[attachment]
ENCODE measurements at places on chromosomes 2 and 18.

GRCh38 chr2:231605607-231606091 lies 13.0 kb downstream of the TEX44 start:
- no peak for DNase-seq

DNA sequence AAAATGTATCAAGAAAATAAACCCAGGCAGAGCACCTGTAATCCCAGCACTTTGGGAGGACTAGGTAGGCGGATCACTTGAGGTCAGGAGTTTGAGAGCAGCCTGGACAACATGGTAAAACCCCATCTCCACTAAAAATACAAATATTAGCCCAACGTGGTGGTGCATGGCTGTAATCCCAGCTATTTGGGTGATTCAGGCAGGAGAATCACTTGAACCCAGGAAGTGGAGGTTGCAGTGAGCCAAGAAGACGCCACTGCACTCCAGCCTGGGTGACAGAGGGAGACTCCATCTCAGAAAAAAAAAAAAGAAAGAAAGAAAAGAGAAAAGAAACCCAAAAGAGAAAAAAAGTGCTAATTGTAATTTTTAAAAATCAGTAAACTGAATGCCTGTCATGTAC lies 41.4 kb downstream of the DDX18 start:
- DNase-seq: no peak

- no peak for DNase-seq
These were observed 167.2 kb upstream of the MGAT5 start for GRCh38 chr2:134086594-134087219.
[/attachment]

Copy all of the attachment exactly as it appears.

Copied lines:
ENCODE measurements at places on chromosomes 2 and 18.

GRCh38 chr2:231605607-231606091 lies 13.0 kb downstream of the TEX44 start:
- no peak for DNase-seq

DNA sequence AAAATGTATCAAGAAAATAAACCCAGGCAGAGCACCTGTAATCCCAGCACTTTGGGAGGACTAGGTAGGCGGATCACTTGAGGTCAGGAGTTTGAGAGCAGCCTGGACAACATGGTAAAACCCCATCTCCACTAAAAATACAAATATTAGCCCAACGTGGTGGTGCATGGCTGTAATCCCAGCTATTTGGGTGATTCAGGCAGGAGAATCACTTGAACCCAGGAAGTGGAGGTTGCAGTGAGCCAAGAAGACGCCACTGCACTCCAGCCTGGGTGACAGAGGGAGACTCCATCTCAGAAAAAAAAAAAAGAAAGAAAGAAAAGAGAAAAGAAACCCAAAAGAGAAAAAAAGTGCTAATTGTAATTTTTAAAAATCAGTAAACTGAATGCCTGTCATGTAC lies 41.4 kb downstream of the DDX18 start:
- DNase-seq: no peak

- no peak for DNase-seq
These were observed 167.2 kb upstream of the MGAT5 start for GRCh38 chr2:134086594-134087219.